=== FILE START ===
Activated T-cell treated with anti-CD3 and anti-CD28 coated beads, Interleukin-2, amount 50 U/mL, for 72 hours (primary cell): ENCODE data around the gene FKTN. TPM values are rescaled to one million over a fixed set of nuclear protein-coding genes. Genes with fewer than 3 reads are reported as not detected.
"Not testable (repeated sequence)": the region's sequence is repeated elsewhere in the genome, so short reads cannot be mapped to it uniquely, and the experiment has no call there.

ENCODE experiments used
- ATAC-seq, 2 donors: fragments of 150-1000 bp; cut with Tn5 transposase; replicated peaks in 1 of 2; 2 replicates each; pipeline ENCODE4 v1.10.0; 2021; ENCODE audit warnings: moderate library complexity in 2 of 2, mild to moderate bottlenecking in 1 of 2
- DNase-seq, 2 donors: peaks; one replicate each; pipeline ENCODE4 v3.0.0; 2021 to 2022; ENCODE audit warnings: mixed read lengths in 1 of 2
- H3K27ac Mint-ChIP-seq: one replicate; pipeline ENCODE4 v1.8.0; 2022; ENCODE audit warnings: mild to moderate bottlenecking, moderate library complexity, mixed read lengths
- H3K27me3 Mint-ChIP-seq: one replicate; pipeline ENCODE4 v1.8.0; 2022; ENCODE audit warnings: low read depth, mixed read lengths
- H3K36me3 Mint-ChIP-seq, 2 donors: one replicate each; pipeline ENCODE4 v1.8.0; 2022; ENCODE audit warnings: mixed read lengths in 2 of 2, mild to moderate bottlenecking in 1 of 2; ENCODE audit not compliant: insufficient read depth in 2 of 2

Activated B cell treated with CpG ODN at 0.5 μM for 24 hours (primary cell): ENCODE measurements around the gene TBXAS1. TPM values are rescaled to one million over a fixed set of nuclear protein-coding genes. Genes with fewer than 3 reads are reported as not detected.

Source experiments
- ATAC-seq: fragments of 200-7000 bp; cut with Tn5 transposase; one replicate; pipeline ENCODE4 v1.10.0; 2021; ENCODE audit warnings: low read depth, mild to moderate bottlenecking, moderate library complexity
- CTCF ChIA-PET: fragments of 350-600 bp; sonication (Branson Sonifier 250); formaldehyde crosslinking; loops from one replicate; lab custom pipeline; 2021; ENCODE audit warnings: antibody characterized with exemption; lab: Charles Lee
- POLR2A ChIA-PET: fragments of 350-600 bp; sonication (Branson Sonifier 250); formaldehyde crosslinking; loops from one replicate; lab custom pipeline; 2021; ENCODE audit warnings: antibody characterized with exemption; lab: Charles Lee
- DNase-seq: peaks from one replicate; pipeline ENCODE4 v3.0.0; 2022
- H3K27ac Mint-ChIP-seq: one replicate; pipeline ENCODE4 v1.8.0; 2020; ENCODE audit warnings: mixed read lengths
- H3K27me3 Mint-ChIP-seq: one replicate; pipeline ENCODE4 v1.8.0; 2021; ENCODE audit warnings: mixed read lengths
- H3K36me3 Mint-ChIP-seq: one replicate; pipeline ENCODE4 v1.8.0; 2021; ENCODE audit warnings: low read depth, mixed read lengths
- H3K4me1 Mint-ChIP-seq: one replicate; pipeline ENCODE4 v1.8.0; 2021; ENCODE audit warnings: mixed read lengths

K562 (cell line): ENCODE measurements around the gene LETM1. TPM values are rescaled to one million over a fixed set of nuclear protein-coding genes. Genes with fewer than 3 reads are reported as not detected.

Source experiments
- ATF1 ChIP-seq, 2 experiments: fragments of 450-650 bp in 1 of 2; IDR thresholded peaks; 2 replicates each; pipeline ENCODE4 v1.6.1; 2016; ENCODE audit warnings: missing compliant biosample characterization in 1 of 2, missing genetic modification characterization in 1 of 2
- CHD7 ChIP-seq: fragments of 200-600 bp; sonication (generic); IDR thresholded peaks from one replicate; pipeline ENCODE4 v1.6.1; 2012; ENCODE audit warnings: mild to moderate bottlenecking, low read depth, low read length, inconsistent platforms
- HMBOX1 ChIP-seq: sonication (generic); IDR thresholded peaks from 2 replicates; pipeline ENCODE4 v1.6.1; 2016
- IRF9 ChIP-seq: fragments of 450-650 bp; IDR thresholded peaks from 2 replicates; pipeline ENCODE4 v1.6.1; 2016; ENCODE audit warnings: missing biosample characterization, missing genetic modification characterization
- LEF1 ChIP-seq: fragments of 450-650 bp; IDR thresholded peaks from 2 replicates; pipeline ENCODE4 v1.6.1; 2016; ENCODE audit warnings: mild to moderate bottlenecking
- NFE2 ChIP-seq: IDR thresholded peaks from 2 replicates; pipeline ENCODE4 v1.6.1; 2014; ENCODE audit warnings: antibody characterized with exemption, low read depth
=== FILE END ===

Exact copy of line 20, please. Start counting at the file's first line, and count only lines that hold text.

Source experiments